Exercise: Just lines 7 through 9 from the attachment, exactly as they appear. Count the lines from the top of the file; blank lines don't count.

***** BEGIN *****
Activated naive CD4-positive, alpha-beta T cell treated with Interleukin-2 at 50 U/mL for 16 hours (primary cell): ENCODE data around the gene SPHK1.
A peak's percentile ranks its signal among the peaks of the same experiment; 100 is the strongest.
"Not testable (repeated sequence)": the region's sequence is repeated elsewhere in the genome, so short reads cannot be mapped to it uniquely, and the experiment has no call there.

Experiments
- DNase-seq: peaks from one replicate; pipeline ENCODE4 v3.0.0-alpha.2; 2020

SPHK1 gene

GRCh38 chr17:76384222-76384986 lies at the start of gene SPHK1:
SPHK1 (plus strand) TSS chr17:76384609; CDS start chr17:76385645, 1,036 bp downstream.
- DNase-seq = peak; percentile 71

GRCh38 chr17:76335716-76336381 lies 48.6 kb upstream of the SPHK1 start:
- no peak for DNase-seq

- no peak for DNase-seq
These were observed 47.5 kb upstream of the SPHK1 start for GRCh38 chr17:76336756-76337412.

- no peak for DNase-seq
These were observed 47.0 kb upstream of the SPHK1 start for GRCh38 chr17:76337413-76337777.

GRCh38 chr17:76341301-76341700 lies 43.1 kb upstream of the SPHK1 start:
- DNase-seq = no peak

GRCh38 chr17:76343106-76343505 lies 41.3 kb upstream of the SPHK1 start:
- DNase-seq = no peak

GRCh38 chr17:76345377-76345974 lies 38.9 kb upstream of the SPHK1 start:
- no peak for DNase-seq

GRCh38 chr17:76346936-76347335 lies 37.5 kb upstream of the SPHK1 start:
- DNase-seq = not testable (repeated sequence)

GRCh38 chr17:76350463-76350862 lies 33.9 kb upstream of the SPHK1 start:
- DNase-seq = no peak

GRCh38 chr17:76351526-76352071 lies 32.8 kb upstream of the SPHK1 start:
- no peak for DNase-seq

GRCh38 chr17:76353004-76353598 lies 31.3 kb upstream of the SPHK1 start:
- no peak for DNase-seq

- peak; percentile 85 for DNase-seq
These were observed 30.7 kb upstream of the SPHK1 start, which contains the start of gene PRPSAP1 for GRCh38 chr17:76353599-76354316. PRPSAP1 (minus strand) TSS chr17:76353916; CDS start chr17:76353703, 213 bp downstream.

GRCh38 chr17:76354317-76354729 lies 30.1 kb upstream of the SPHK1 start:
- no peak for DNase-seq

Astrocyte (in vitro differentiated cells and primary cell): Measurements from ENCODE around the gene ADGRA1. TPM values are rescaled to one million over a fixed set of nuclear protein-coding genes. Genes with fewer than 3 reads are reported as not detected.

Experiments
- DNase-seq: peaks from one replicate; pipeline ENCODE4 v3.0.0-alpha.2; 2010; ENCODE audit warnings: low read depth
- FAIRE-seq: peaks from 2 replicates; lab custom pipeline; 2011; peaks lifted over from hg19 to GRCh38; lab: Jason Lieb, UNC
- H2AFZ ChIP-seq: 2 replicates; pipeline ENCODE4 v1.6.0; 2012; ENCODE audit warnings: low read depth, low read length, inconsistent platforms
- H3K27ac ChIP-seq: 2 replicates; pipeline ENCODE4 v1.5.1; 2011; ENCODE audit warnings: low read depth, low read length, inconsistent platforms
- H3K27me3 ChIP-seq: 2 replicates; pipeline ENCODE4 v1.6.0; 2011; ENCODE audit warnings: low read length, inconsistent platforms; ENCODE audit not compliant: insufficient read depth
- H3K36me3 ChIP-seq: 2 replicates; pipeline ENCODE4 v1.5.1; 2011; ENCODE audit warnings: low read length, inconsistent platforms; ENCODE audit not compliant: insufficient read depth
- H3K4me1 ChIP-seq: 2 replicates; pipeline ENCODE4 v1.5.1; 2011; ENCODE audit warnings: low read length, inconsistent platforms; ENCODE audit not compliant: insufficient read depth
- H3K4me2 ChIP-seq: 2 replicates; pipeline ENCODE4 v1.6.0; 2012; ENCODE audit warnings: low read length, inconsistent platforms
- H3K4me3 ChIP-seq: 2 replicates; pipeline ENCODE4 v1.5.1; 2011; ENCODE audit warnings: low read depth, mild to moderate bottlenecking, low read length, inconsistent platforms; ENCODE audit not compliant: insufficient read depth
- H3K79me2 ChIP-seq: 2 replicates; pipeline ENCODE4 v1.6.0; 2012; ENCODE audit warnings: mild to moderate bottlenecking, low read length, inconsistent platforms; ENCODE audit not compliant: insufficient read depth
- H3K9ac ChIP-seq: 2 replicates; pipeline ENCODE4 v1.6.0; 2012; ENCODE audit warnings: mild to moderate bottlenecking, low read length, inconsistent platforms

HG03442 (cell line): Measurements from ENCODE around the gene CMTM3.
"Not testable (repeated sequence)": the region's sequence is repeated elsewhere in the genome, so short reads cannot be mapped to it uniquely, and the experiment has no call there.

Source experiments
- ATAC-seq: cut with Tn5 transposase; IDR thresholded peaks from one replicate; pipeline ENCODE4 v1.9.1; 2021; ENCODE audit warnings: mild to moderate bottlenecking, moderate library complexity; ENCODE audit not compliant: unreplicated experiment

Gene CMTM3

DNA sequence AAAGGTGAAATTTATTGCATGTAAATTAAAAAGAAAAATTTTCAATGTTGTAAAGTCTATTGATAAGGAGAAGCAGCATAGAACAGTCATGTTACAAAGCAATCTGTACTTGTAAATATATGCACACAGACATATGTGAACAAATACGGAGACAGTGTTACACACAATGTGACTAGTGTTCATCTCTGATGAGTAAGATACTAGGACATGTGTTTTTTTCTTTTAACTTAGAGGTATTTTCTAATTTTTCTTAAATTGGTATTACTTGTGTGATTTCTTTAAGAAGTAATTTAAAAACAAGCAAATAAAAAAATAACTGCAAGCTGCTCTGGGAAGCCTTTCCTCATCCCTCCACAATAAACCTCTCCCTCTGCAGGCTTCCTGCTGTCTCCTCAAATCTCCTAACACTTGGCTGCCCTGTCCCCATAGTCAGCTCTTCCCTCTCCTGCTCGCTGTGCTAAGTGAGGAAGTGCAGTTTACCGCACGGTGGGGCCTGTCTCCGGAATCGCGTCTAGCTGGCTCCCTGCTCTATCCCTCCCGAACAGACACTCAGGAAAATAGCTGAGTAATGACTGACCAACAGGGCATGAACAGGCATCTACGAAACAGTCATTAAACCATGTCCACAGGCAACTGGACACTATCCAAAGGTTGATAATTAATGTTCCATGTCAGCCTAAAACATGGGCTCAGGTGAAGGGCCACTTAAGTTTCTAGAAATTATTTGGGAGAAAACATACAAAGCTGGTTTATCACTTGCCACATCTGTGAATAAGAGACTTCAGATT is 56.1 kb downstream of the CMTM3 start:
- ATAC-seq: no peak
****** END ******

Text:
GRCh38 chr17:76384222-76384986 lies at the start of gene SPHK1:
SPHK1 (plus strand) TSS chr17:76384609; CDS start chr17:76385645, 1,036 bp downstream.
- DNase-seq = peak; percentile 71